free to receding, close, ?,
delicate and easily damaged;
??, firm, ??; with surface decoration zebroid
(or flame patterned) from original pale gray surface
breaking and revealing white context, at least
sometimes flattened horizontally; context
white, ??, exannulate; universal veil
saccate, unusually obconic, with outer surface white;
entirely below surface of substrate.
Solitary. In loose, damp soil, with
Eucalyptus in semi-rainforest.
AUSTRALIA: NEW SOUTH
WALES—Yarrahapinni St. For., N. of Grassy
Head [30.78165° S/ 152.982° E], 15.i.2015 Ian Dodd
75621/628 [mushroomobserver #196610]
(RET 679-8, nrITS seq'd.).
In New South Wales, this species is unique (to date)
combination of a three-zone pileus, light gray
zebroid stipe decoration, an obconic volval sac, and
the 5'-TCTGGCC... 5' motif for its nrLSU
For more examples of members of the Vaginatae
with the curious 5' motif of nrLSU, see the end of
the techtab on this
Although, this probably likely to change with time,
it is presently the case (16 April 2017) that the
the nrITS sequence derived from A. kundabungii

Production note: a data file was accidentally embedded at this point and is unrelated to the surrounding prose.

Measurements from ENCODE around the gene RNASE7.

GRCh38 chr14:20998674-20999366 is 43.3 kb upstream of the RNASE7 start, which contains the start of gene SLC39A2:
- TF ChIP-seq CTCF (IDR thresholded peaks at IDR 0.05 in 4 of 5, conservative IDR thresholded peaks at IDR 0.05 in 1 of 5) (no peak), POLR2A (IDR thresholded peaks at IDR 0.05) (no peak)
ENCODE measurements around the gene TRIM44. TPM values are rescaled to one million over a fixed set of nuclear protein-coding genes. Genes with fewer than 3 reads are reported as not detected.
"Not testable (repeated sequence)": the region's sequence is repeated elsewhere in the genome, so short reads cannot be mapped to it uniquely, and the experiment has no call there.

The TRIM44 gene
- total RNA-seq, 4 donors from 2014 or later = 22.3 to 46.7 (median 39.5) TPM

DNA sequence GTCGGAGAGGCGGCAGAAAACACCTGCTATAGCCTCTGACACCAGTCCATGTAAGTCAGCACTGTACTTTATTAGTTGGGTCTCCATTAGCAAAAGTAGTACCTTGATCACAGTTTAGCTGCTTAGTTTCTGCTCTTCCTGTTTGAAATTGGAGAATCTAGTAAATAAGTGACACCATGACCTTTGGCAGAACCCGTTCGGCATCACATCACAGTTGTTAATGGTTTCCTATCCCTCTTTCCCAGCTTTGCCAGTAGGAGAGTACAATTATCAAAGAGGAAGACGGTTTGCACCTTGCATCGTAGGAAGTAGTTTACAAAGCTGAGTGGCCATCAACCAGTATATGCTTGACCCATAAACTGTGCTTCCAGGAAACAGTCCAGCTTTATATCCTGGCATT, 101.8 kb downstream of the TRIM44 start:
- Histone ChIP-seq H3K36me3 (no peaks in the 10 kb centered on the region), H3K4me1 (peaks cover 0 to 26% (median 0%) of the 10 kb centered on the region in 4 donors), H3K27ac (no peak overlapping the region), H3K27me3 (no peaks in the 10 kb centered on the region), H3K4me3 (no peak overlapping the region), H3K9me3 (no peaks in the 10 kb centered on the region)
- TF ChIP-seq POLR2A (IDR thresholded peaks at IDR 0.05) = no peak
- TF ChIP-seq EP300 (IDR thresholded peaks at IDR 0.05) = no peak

has as its closest matches in GenBank clones of a
sequestrate Amanita from Australia (see,
GenBank sequences GQ925401-GQ925403).
Amanita kundabungii was previously called
"Amanita sp-AUS07" in these pages.
—R. E. Tulloss and L. V. Kudzma
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can be found here.
Tulloss & Kudzma
1. Amanita kundabungii, Yarrahapinni St. For., New South Wales, Australia. (RET 679-8).
2. Amanita kundabungii, Yarrahapinni St. For., New South Wales, Australia. (RET 679-8).
3. Amanita kundabungii, Yarrahapinni St. For., New South Wales, Australia. (RET 679-8).
4. Amanita kundabungii, Yarrahapinni St. For., New South Wales, Australia. (RET 679-8).
Ian Dodd - (1-4) - Yarrahapinni State Forest,
New South Wales, Australia.&npsp; ()
Spore data for collections provisionally identified as: Amanita kundabungii Tulloss & Kudzma
Each spore data set is intended to comprise a set of measurements from a single specimen made by a single observer;
and explanations prepared for this site talk about specimen-observer pairs associated with each data set.
Combining more data into a single data set is non-optimal because it obscures observer differences
(which may be valuable for instructional purposes, for example) and may obscure instances in which
a single collection inadvertently contains a mixture of taxa.